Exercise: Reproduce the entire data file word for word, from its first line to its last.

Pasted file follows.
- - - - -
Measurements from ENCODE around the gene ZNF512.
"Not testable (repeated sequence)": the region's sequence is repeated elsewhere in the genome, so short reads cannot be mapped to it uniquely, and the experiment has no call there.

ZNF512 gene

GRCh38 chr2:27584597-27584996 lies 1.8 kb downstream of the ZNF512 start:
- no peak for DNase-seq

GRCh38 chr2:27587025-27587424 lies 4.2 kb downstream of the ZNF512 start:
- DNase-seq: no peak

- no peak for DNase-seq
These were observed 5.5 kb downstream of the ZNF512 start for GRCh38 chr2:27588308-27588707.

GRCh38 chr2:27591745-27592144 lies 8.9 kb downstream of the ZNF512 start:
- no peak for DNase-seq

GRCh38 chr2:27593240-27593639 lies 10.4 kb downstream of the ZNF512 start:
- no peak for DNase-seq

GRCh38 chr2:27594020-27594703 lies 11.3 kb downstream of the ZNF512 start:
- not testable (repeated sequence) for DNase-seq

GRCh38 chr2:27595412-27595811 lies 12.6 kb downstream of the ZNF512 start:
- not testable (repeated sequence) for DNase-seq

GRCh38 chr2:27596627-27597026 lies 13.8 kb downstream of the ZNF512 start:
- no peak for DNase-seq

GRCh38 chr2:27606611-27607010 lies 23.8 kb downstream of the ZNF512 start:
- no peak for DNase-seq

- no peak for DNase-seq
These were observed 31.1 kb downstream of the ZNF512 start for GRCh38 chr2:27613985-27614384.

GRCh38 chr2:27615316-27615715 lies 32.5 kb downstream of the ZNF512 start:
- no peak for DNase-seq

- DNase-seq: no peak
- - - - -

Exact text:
Measurements from ENCODE around the gene ZNF512.
"Not testable (repeated sequence)": the region's sequence is repeated elsewhere in the genome, so short reads cannot be mapped to it uniquely, and the experiment has no call there.

ZNF512 gene

GRCh38 chr2:27584597-27584996 lies 1.8 kb downstream of the ZNF512 start:
- no peak for DNase-seq

GRCh38 chr2:27587025-27587424 lies 4.2 kb downstream of the ZNF512 start:
- DNase-seq: no peak

- no peak for DNase-seq
These were observed 5.5 kb downstream of the ZNF512 start for GRCh38 chr2:27588308-27588707.

GRCh38 chr2:27591745-27592144 lies 8.9 kb downstream of the ZNF512 start:
- no peak for DNase-seq

GRCh38 chr2:27593240-27593639 lies 10.4 kb downstream of the ZNF512 start:
- no peak for DNase-seq

GRCh38 chr2:27594020-27594703 lies 11.3 kb downstream of the ZNF512 start:
- not testable (repeated sequence) for DNase-seq

GRCh38 chr2:27595412-27595811 lies 12.6 kb downstream of the ZNF512 start:
- not testable (repeated sequence) for DNase-seq

GRCh38 chr2:27596627-27597026 lies 13.8 kb downstream of the ZNF512 start:
- no peak for DNase-seq

GRCh38 chr2:27606611-27607010 lies 23.8 kb downstream of the ZNF512 start:
- no peak for DNase-seq

- no peak for DNase-seq
These were observed 31.1 kb downstream of the ZNF512 start for GRCh38 chr2:27613985-27614384.

GRCh38 chr2:27615316-27615715 lies 32.5 kb downstream of the ZNF512 start:
- no peak for DNase-seq

- DNase-seq: no peak